hits counter Exceptions to the Rule: The Politics of Filibuster Limitations in the U.S. Senate - Ebook PDF Online
Hot Best Seller

Exceptions to the Rule: The Politics of Filibuster Limitations in the U.S. Senate

Availability: Ready to download

Special rules enable the Senate to act despite the filibuster. Sometimes. Most people believe that, in today's partisan environment, the filibuster prevents the Senate from acting on all but the least controversial matters. But this is not exactly correct. In fact, the Senate since the 1970s has created a series of special rules—described by Molly Reynolds as “majoritarian Special rules enable the Senate to act despite the filibuster. Sometimes. Most people believe that, in today's partisan environment, the filibuster prevents the Senate from acting on all but the least controversial matters. But this is not exactly correct. In fact, the Senate since the 1970s has created a series of special rules—described by Molly Reynolds as “majoritarian exceptions”—that limit debate on a wide range of measures on the Senate floor. The details of these exemptions might sound arcane and technical, but in practice they have enabled the Senate to act even when it otherwise seemed paralyzed. Important examples include procedures used to pass the annual congressional budget resolution, enact budget reconciliation bills, review proposals to close military bases, attempt to prevent arms sales, ratify trade agreements, and reconsider regulations promulgated by the executive branch. Reynolds argues that these procedures represent a key instrument of majority party power in the Senate. They allow the majority—even if it does not have the sixty votes needed to block a filibuster—to produce policies that will improve its future electoral prospects, and thus increase the chances it remains the majority party. As a case study, Exceptions to the Rule examines the Senate's role in the budget reconciliation process, in which particular congressional committees are charged with developing procedurally protected proposals to alter certain federal programs in their jurisdictions. Created as a way of helping Congress work through tricky budget issues, the reconciliation process has become a powerful tool for the majority party to bypass the minority and adopt policy changes in hopes that it will benefit in the next election cycle.


Compare

Special rules enable the Senate to act despite the filibuster. Sometimes. Most people believe that, in today's partisan environment, the filibuster prevents the Senate from acting on all but the least controversial matters. But this is not exactly correct. In fact, the Senate since the 1970s has created a series of special rules—described by Molly Reynolds as “majoritarian Special rules enable the Senate to act despite the filibuster. Sometimes. Most people believe that, in today's partisan environment, the filibuster prevents the Senate from acting on all but the least controversial matters. But this is not exactly correct. In fact, the Senate since the 1970s has created a series of special rules—described by Molly Reynolds as “majoritarian exceptions”—that limit debate on a wide range of measures on the Senate floor. The details of these exemptions might sound arcane and technical, but in practice they have enabled the Senate to act even when it otherwise seemed paralyzed. Important examples include procedures used to pass the annual congressional budget resolution, enact budget reconciliation bills, review proposals to close military bases, attempt to prevent arms sales, ratify trade agreements, and reconsider regulations promulgated by the executive branch. Reynolds argues that these procedures represent a key instrument of majority party power in the Senate. They allow the majority—even if it does not have the sixty votes needed to block a filibuster—to produce policies that will improve its future electoral prospects, and thus increase the chances it remains the majority party. As a case study, Exceptions to the Rule examines the Senate's role in the budget reconciliation process, in which particular congressional committees are charged with developing procedurally protected proposals to alter certain federal programs in their jurisdictions. Created as a way of helping Congress work through tricky budget issues, the reconciliation process has become a powerful tool for the majority party to bypass the minority and adopt policy changes in hopes that it will benefit in the next election cycle.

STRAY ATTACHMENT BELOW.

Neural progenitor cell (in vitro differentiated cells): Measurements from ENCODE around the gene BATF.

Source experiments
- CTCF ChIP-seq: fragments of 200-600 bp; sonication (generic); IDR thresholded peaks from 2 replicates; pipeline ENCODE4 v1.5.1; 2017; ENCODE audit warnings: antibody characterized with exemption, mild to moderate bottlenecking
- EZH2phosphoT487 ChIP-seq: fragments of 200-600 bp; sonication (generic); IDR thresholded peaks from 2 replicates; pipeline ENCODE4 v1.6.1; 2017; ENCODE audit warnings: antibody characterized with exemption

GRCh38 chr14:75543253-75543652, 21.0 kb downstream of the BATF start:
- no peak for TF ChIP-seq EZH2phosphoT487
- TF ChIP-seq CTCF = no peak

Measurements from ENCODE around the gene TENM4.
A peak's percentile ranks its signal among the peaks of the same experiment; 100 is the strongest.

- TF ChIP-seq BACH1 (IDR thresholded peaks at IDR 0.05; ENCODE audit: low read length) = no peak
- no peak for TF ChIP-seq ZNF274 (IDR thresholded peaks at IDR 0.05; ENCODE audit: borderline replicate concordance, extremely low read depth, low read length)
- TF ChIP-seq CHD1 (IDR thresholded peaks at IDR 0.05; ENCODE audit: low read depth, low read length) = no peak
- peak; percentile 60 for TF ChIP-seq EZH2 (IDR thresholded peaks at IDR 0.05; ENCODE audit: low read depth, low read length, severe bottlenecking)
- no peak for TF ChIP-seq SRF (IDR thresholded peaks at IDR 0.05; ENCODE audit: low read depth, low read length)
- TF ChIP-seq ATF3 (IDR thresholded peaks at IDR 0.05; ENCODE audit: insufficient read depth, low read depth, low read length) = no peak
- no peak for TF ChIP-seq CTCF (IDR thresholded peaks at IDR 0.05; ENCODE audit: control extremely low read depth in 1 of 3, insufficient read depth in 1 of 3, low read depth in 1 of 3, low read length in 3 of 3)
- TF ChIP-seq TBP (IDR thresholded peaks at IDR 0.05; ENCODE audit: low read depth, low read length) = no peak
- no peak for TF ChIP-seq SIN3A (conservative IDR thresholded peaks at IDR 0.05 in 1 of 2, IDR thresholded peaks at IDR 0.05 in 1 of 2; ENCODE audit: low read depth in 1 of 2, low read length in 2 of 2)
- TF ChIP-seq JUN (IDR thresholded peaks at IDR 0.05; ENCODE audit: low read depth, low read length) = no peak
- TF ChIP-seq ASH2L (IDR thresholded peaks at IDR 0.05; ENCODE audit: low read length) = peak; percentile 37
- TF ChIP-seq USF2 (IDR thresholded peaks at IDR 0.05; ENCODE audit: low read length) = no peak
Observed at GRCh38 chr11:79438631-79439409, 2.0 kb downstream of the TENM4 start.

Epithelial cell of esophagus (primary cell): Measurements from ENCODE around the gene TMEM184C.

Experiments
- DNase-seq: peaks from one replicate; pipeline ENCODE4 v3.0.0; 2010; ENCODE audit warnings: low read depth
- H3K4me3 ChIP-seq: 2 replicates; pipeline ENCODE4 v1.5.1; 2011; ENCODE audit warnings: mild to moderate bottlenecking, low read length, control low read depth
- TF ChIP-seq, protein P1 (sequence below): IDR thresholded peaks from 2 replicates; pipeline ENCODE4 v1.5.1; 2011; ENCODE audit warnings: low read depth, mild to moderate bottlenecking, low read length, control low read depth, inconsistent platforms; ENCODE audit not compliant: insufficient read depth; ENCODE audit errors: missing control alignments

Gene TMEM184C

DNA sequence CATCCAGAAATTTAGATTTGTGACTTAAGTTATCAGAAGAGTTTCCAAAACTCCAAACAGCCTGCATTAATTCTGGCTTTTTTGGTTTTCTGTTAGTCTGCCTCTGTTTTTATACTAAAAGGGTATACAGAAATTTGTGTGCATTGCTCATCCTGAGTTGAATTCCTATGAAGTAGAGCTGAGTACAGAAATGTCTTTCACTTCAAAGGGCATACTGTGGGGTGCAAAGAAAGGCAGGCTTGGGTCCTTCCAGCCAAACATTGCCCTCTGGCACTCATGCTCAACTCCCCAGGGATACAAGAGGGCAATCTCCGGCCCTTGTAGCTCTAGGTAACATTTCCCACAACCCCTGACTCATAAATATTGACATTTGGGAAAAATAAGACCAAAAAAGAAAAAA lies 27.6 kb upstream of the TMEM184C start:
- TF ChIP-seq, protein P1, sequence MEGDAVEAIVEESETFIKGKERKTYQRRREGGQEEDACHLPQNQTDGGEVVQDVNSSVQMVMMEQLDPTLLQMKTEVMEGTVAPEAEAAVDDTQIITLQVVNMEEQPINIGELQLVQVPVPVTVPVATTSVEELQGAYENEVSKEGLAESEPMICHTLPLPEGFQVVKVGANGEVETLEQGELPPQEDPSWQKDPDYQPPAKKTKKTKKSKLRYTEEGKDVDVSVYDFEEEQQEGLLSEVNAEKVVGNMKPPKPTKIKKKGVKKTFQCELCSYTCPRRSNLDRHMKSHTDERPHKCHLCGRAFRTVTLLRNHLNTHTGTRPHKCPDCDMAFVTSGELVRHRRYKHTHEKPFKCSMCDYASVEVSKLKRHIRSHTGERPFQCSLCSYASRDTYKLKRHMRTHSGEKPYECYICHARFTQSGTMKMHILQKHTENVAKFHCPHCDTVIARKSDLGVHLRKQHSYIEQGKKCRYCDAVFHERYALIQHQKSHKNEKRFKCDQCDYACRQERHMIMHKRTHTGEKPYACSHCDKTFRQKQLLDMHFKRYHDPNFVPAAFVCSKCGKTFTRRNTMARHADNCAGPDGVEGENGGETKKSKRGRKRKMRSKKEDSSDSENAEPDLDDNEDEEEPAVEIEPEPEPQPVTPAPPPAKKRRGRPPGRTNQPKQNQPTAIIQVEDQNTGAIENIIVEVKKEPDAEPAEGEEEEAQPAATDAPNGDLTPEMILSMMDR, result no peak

34 review for Exceptions to the Rule: The Politics of Filibuster Limitations in the U.S. Senate

  1. 4 out of 5

    Chris Young

  2. 5 out of 5

    Agnes C. Moran

  3. 5 out of 5

    Jon

  4. 5 out of 5

    Renner Walker

  5. 4 out of 5

    Les Vogel

  6. 5 out of 5

    Matt Grossmann

  7. 5 out of 5

    Keith

  8. 4 out of 5

    Jeremy

  9. 5 out of 5

    Jonathan

  10. 5 out of 5

    JoelPXP

  11. 5 out of 5

    Dusan Fischer

  12. 4 out of 5

    Colin Scala

  13. 5 out of 5

    Trevor

  14. 4 out of 5

    Avi Woontner

  15. 4 out of 5

    Sarah

  16. 5 out of 5

    Amanda K

  17. 5 out of 5

    Alma

  18. 4 out of 5

    Anthony

  19. 4 out of 5

    Kyle

  20. 5 out of 5

    Morgan

  21. 4 out of 5

    Michael Villasenor

  22. 5 out of 5

    Shawn

  23. 4 out of 5

    kdra

  24. 5 out of 5

    Alanna

  25. 4 out of 5

    Jimmy

  26. 4 out of 5

    M S

  27. 4 out of 5

    Rebeka

  28. 4 out of 5

    Turner Bitton

  29. 5 out of 5

    Que Renée

  30. 5 out of 5

    Anshuman Mishra

  31. 5 out of 5

    Deryn Sousa

  32. 5 out of 5

    Zack Reagin

  33. 4 out of 5

    Institutionlzd4114

  34. 4 out of 5

    Brian Cechnicki

Add a review

Your email address will not be published. Required fields are marked *

Loading...